Return to normal trade
Realise first that Mandelson didn't say in early June that free trade between Europe and China would be unleashed in January 2008.

What he actually said was that he and his Chinese opposite number "were both cognisant of the re-entry problems of the return to normal trade and we agreed that we wanted to avoid any destabilisation of the market…

"…[The EU's] automatic licensing system will continue through 2008 so we can continue to monitor market developments and discuss jointly with Chinese authorities any action that we need to take to ensure a smooth transition from the textiles agreement to normal trading."

In other words: the EU has pledged to withdraw quotas on 31 December 2007; but if Chinese imports look set to grow too fast in 2008, the EU will do something about it.

One option might be to get the Chinese to do something - which can often happen a lot faster than in Europe's more publicly accountable system.

On 19 June, for example, while M Fillon was signalling six months of debate, China announced that export rebates would be cut or abolished from 1 July.

For garments, rebates are going to be 2% less - roughly equivalent to the net margin a factory makes on a garment. Pretty much every single Chinese garment in production for export today will have to be sold at, or close to, a loss.

A 2% cut in tax rebate doesn't sound much - but it sent a powerful signal to Chinese traders that in future they need to set prices that aren't going to become loss-making if there's a small change in the tax code.

Existing protection rules
Another thing the EU might do is to become even more devious in the way it runs its existing protection rules.

Importers don't actually mind quotas too much: as long as they're properly managed, everyone can easily know whether a supplier has quota to cover a contract. Quotas also affect everyone in pretty much the same way.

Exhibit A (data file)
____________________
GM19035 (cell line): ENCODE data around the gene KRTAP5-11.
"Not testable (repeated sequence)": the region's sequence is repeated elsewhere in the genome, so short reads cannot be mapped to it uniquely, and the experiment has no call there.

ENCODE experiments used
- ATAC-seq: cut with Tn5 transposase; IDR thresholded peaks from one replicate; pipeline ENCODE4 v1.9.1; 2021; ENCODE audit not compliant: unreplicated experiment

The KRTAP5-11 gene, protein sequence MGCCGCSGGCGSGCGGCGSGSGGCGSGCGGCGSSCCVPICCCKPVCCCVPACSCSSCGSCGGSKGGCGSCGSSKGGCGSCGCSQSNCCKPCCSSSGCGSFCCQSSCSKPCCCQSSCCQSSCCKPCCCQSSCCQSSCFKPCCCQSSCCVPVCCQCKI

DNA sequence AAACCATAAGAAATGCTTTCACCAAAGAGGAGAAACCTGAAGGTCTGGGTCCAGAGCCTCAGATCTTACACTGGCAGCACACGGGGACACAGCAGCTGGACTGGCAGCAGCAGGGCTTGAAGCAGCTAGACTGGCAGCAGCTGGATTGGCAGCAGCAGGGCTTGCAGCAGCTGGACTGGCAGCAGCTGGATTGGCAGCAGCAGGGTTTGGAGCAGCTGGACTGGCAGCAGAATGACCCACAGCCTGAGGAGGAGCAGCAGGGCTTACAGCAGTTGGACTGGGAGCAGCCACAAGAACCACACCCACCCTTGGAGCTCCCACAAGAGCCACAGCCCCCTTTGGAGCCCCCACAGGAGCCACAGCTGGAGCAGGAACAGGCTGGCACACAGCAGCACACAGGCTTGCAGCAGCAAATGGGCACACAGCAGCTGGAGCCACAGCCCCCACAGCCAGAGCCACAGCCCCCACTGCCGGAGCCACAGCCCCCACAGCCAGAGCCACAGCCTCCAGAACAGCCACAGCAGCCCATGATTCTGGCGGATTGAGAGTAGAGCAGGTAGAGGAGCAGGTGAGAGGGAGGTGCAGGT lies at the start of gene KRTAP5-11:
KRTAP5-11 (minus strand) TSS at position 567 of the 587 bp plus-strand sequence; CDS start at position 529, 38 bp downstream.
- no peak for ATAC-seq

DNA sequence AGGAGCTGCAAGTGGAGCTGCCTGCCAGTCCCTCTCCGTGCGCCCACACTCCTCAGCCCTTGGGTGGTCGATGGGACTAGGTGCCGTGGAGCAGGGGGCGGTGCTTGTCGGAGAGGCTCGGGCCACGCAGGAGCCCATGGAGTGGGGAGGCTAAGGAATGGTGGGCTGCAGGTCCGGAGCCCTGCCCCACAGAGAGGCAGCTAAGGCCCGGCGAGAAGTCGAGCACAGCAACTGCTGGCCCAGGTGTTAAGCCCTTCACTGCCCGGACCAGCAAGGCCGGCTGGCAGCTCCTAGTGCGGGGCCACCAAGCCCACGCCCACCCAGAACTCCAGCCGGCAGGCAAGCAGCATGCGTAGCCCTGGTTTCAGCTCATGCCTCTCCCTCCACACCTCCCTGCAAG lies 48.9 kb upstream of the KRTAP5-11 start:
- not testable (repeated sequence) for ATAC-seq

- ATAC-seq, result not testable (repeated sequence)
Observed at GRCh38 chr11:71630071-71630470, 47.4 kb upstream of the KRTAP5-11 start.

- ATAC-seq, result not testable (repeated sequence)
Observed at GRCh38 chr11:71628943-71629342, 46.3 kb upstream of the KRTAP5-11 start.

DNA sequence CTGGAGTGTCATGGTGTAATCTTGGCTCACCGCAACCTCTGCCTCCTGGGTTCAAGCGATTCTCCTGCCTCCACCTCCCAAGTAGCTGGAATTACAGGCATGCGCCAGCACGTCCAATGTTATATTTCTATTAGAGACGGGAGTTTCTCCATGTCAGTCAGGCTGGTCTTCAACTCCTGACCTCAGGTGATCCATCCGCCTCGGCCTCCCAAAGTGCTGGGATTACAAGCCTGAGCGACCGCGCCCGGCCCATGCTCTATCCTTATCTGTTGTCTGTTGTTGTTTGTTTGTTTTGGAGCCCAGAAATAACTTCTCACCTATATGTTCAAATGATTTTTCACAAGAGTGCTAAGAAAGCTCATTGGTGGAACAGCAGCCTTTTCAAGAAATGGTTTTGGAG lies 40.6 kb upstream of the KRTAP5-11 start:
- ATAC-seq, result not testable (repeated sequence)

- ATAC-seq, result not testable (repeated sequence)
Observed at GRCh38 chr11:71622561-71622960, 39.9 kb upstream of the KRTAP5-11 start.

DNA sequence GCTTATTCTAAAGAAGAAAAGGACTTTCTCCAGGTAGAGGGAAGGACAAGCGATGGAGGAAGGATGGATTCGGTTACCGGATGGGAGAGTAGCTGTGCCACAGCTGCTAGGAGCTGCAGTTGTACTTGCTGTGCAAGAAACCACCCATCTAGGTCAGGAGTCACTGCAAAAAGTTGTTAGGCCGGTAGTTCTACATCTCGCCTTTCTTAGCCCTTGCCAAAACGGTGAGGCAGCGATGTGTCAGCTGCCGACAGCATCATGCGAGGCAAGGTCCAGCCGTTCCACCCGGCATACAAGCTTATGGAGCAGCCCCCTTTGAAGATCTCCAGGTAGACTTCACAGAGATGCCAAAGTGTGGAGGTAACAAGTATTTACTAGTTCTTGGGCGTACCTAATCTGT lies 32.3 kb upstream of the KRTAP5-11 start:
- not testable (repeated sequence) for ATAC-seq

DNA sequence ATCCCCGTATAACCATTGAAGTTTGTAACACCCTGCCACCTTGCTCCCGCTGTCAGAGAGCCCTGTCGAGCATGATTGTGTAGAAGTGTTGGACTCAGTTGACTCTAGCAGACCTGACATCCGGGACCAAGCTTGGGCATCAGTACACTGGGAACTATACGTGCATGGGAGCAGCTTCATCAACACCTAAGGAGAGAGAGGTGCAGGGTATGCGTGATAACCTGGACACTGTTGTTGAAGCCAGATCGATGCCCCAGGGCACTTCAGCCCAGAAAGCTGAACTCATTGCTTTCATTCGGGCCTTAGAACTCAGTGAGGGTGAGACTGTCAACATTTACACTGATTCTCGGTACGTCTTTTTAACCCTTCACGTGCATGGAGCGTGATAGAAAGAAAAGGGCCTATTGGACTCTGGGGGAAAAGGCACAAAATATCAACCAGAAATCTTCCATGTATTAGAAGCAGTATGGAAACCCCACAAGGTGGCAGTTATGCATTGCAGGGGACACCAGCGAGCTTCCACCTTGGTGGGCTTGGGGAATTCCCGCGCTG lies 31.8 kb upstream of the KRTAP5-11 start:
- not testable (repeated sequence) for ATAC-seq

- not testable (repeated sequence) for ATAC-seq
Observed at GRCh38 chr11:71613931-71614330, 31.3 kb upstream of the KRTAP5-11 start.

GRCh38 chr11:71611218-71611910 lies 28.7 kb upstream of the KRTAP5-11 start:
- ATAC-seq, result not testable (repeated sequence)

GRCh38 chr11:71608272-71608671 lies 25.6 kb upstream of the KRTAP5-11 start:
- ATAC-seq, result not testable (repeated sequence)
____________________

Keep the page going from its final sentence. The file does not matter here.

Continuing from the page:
There are much nastier things than quotas. Anti-dumping rules for one. If someone can prove China's selling things below cost, savage extra import duty can be imposed on whatever it's been accused of selling. That duty can hike the price 20% or more - and it's not unheard of for it to be imposed while the goods are on a ship on the way to the customer.

And there's any number of little sub-rules that protectionists can get inserted into the small print. About the onus of proof. About who can bring the case - or whether public officials, after monitoring what's going on, can bring a case at all. And about what constitutes below-cost selling.

And that's where the real damage can be done to importers.

Bear in mind, first, that the EU is currently reviewing its policy on anti-dumping and similar duties (together known as "Trade Defence Instruments"), after reasonably wide consultation and is likely to reveal some changes later in the year.

US twists
At the same time, the US has developed a few fiendish new twists. Its recent adjudication on imports of paper from China comes close to saying that all Chinese imports can be assumed to be below cost, whatever the evidence.

Its system of "self-referral" for clothes from Vietnam means that the US Department of Commerce doesn't need to wait until someone complains they're being damaged by Vietnamese exports: the DOC can start an investigation if it ever thinks imports are rising too fast.